Role play in the classroom is a form of instruction in which you have students take the part of someone else so that they can understand a situation from a different perspective than they normally would. However, it is not a perfect form of instruction, as it has both advantages and disadvantages to its use.
Introduces Problems Dramatically
Using role playing in the classroom can help teach children in the class about certain situations in a relatable and dramatic fashion. This will cause the children to better remember the situations, making role playing a good teaching method for new hypothetical theories. It allows the students to play the roles of certain characters in these situations so they are able to see things from a new perspective. Empathy for others in their class may increase when children are given an opportunity to look at a situation from another's person's vantage point. Through role-play, they may better understand why people often strongly disagree on a particular topic when their personal values, beliefs and social or cultural backgrounds differ.
Opportunity to Practice Skills
In a role playing situation, students get the opportunity to practice skills they might not use on a regular basis. Skills such as debating, reasoning and negotiating can be flexed in hypothetical situations when they cannot normally be used in a classic school situation. Students are also able to adapt to situations they might not normally find themselves in, forcing the creativity of the students to be exerted. Role playing also teaches interpersonal and verbal communication skills, and helps children overcome shyness.
Embarrassment and Discomfort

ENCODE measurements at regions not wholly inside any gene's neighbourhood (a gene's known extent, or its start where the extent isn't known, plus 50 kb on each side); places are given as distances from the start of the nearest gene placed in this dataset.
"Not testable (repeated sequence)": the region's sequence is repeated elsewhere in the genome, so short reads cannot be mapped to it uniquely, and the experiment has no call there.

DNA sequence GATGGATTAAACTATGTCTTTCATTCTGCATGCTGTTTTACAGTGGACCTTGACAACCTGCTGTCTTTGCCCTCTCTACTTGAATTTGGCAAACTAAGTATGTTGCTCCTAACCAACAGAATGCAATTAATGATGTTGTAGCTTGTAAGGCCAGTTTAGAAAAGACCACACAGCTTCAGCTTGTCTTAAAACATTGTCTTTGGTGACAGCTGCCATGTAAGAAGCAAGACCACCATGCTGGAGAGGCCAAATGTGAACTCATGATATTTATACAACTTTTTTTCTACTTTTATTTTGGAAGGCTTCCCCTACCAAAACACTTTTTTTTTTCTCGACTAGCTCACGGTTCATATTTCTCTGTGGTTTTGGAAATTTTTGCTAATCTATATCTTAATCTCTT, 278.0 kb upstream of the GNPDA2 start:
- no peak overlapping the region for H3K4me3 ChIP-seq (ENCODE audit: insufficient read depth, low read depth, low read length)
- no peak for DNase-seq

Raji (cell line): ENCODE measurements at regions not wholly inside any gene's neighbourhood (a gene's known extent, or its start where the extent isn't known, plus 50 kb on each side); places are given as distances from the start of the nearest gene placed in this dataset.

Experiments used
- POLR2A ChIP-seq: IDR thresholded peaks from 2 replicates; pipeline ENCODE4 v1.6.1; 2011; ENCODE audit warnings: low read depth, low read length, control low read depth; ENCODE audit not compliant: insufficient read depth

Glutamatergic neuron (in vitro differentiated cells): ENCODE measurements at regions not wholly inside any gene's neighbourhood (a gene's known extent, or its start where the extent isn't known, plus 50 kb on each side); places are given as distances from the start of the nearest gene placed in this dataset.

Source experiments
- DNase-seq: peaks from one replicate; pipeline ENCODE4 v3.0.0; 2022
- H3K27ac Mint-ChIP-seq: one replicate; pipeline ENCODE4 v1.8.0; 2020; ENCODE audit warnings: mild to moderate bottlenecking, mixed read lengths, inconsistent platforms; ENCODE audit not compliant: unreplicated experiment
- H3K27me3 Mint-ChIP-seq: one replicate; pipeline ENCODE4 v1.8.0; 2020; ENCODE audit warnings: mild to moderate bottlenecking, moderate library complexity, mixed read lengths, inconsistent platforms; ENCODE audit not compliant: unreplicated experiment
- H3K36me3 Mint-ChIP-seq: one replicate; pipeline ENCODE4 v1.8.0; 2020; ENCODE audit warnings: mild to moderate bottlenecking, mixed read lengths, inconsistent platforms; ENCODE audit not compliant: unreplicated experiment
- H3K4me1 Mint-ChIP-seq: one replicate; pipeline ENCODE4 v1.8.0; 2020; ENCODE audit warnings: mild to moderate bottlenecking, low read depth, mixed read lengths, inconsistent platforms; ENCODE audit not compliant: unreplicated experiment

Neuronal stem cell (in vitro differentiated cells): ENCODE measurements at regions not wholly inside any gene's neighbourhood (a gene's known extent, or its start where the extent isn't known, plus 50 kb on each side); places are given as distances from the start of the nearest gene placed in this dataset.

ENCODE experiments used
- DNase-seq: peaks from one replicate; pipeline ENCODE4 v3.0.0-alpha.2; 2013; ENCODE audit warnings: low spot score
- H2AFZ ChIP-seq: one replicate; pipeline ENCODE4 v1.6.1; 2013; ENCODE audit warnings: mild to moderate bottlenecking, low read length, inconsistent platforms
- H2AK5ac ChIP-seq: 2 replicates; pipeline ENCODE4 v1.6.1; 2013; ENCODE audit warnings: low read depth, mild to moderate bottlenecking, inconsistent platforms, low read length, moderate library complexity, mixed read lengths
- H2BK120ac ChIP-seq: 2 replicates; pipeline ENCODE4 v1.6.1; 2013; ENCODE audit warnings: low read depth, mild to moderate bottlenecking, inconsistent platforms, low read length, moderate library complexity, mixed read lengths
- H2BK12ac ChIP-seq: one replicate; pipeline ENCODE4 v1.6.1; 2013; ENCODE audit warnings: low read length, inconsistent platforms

Role playing situations might not flesh out quite like you hope because some students are embarrassed and thus tentative about acting out a part in a dramatic fashion. This will cause a role playing situation to be awkward and unproductive because one or more students will not be able to participate. When a student feels self-conscious, he will be more likely to be worried about what others will think of him, rather than how the situation can be solved. Children may also have a problem with the activity if they cannot fathom how their character might think or behave.
Disorganization and Inattention
In larger classes, role playing cannot be done effectively because not all of the students have the option to participate. Many role playing scenarios use only two or three individuals in a situation, so the rest of the students just have to watch. This will cause them to become disinterested and stop paying attention. If you try to make the situation incorporate more students, the role playing might become a chaotic mess with everyone talking at the same time. Children sometimes act silly when they feel uncomfortable, which can trigger other inappropriate behaviors such as teasing and snickering. Role plays work best when the teacher first explains the purpose and outlines ground rules so children don't mistake the lesson for an acting exercise and get carried away.